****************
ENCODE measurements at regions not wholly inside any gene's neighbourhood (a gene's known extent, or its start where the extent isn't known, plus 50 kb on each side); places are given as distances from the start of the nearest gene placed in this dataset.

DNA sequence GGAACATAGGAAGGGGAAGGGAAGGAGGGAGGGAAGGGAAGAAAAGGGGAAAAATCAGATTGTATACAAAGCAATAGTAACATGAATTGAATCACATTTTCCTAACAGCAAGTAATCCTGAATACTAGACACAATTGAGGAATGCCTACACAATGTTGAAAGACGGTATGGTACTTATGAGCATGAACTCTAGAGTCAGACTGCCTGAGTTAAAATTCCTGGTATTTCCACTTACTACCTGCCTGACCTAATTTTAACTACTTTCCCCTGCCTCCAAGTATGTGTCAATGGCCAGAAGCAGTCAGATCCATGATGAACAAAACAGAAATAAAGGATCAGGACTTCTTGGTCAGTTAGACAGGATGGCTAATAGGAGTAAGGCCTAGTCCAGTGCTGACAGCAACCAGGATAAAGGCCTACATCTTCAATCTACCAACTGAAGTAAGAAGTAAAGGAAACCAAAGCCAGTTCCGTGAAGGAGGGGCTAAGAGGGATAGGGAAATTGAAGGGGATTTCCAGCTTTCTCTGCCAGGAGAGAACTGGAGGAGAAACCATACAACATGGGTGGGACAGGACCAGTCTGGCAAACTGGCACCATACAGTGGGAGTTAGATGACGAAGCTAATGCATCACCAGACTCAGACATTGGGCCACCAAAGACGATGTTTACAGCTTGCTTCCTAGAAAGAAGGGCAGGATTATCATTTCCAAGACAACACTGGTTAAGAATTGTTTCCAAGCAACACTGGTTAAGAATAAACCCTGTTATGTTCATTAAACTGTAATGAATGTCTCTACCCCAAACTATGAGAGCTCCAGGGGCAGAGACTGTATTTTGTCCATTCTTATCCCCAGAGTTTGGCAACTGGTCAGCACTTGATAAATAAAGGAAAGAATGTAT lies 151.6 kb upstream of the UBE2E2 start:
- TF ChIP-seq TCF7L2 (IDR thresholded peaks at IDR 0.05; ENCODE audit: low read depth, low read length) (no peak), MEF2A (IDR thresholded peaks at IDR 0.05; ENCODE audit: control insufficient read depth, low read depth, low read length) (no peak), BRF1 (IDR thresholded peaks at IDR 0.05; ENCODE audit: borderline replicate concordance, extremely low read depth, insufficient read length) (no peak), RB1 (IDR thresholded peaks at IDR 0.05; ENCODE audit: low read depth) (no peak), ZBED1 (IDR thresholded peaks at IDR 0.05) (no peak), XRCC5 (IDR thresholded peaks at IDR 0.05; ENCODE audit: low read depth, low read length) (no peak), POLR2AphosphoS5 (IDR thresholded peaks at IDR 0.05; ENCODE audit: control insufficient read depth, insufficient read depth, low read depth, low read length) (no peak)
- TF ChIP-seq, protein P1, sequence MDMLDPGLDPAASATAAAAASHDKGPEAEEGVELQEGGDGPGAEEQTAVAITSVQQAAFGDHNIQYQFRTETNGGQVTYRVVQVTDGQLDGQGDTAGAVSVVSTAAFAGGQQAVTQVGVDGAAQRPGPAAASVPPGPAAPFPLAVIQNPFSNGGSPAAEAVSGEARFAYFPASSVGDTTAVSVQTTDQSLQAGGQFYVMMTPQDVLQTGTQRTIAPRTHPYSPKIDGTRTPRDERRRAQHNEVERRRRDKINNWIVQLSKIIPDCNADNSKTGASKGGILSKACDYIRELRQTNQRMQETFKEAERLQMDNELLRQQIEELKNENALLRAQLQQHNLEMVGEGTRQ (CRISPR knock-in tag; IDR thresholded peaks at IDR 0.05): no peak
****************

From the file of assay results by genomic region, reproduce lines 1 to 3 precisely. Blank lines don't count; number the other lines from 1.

ENCODE measurements at regions not wholly inside any gene's neighbourhood (a gene's known extent, or its start where the extent isn't known, plus 50 kb on each side); places are given as distances from the start of the nearest gene placed in this dataset.

DNA sequence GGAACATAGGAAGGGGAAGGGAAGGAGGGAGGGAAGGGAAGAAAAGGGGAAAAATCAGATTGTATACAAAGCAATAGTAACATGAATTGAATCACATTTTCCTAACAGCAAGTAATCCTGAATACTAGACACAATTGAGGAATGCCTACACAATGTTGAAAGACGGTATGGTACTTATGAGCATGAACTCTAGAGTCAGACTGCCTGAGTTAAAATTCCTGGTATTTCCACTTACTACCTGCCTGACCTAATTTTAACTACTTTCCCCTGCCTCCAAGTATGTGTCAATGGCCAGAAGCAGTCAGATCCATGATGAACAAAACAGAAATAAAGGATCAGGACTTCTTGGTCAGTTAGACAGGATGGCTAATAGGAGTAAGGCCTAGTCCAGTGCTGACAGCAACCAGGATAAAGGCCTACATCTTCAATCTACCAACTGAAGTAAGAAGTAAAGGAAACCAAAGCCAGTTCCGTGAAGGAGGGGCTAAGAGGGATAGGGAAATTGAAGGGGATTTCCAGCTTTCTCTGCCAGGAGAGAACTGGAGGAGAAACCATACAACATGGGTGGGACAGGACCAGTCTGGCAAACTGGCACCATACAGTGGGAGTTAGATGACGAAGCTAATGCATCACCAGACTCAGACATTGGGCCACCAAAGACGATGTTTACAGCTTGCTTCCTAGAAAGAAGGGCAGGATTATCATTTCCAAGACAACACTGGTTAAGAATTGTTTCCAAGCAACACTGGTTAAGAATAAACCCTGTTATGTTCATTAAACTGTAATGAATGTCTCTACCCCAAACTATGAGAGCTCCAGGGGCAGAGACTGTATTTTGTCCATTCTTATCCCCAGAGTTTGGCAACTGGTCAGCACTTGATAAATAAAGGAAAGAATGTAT lies 151.6 kb upstream of the UBE2E2 start:
- TF ChIP-seq TCF7L2 (IDR thresholded peaks at IDR 0.05; ENCODE audit: low read depth, low read length) (no peak), MEF2A (IDR thresholded peaks at IDR 0.05; ENCODE audit: control insufficient read depth, low read depth, low read length) (no peak), BRF1 (IDR thresholded peaks at IDR 0.05; ENCODE audit: borderline replicate concordance, extremely low read depth, insufficient read length) (no peak), RB1 (IDR thresholded peaks at IDR 0.05; ENCODE audit: low read depth) (no peak), ZBED1 (IDR thresholded peaks at IDR 0.05) (no peak), XRCC5 (IDR thresholded peaks at IDR 0.05; ENCODE audit: low read depth, low read length) (no peak), POLR2AphosphoS5 (IDR thresholded peaks at IDR 0.05; ENCODE audit: control insufficient read depth, insufficient read depth, low read depth, low read length) (no peak)